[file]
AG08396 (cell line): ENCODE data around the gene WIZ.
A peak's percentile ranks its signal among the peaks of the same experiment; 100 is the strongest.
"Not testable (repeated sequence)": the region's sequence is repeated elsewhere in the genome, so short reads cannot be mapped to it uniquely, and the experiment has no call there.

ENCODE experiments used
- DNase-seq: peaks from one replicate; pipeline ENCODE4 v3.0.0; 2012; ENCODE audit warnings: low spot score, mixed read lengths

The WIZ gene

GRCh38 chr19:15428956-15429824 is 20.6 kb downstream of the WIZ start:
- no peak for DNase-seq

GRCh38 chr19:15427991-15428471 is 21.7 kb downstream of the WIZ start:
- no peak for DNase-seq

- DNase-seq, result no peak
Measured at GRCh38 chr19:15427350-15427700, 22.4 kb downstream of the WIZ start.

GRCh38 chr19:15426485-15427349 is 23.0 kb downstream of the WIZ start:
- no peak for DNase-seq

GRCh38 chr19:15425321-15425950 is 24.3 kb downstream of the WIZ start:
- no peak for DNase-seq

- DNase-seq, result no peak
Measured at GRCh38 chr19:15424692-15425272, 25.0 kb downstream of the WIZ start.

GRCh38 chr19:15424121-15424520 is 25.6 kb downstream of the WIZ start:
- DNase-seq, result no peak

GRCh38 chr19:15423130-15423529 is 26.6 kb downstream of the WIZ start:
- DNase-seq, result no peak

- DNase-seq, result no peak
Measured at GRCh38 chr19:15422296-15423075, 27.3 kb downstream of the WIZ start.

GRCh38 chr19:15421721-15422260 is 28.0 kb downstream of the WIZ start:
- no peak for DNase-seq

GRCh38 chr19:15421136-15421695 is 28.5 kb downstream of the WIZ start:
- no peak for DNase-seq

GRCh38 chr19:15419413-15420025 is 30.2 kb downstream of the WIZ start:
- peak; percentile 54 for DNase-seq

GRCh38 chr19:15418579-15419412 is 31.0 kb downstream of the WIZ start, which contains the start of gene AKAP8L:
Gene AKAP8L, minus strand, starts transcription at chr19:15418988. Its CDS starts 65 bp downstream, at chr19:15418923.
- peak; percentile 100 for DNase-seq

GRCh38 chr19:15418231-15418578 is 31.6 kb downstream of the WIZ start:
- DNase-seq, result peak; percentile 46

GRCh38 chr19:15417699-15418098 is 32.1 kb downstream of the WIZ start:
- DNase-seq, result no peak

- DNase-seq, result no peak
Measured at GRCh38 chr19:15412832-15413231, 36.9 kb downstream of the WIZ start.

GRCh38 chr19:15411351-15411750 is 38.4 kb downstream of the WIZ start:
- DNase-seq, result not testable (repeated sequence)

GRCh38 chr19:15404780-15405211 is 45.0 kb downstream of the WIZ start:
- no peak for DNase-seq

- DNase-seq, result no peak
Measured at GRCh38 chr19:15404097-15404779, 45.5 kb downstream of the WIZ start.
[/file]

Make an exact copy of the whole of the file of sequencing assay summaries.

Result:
AG08396 (cell line): ENCODE data around the gene WIZ.
A peak's percentile ranks its signal among the peaks of the same experiment; 100 is the strongest.
"Not testable (repeated sequence)": the region's sequence is repeated elsewhere in the genome, so short reads cannot be mapped to it uniquely, and the experiment has no call there.

ENCODE experiments used
- DNase-seq: peaks from one replicate; pipeline ENCODE4 v3.0.0; 2012; ENCODE audit warnings: low spot score, mixed read lengths

The WIZ gene

GRCh38 chr19:15428956-15429824 is 20.6 kb downstream of the WIZ start:
- no peak for DNase-seq

GRCh38 chr19:15427991-15428471 is 21.7 kb downstream of the WIZ start:
- no peak for DNase-seq

- DNase-seq, result no peak
Measured at GRCh38 chr19:15427350-15427700, 22.4 kb downstream of the WIZ start.

GRCh38 chr19:15426485-15427349 is 23.0 kb downstream of the WIZ start:
- no peak for DNase-seq

GRCh38 chr19:15425321-15425950 is 24.3 kb downstream of the WIZ start:
- no peak for DNase-seq

- DNase-seq, result no peak
Measured at GRCh38 chr19:15424692-15425272, 25.0 kb downstream of the WIZ start.

GRCh38 chr19:15424121-15424520 is 25.6 kb downstream of the WIZ start:
- DNase-seq, result no peak

GRCh38 chr19:15423130-15423529 is 26.6 kb downstream of the WIZ start:
- DNase-seq, result no peak

- DNase-seq, result no peak
Measured at GRCh38 chr19:15422296-15423075, 27.3 kb downstream of the WIZ start.

GRCh38 chr19:15421721-15422260 is 28.0 kb downstream of the WIZ start:
- no peak for DNase-seq

GRCh38 chr19:15421136-15421695 is 28.5 kb downstream of the WIZ start:
- no peak for DNase-seq

GRCh38 chr19:15419413-15420025 is 30.2 kb downstream of the WIZ start:
- peak; percentile 54 for DNase-seq

GRCh38 chr19:15418579-15419412 is 31.0 kb downstream of the WIZ start, which contains the start of gene AKAP8L:
Gene AKAP8L, minus strand, starts transcription at chr19:15418988. Its CDS starts 65 bp downstream, at chr19:15418923.
- peak; percentile 100 for DNase-seq

GRCh38 chr19:15418231-15418578 is 31.6 kb downstream of the WIZ start:
- DNase-seq, result peak; percentile 46

GRCh38 chr19:15417699-15418098 is 32.1 kb downstream of the WIZ start:
- DNase-seq, result no peak

- DNase-seq, result no peak
Measured at GRCh38 chr19:15412832-15413231, 36.9 kb downstream of the WIZ start.

GRCh38 chr19:15411351-15411750 is 38.4 kb downstream of the WIZ start:
- DNase-seq, result not testable (repeated sequence)

GRCh38 chr19:15404780-15405211 is 45.0 kb downstream of the WIZ start:
- no peak for DNase-seq

- DNase-seq, result no peak
Measured at GRCh38 chr19:15404097-15404779, 45.5 kb downstream of the WIZ start.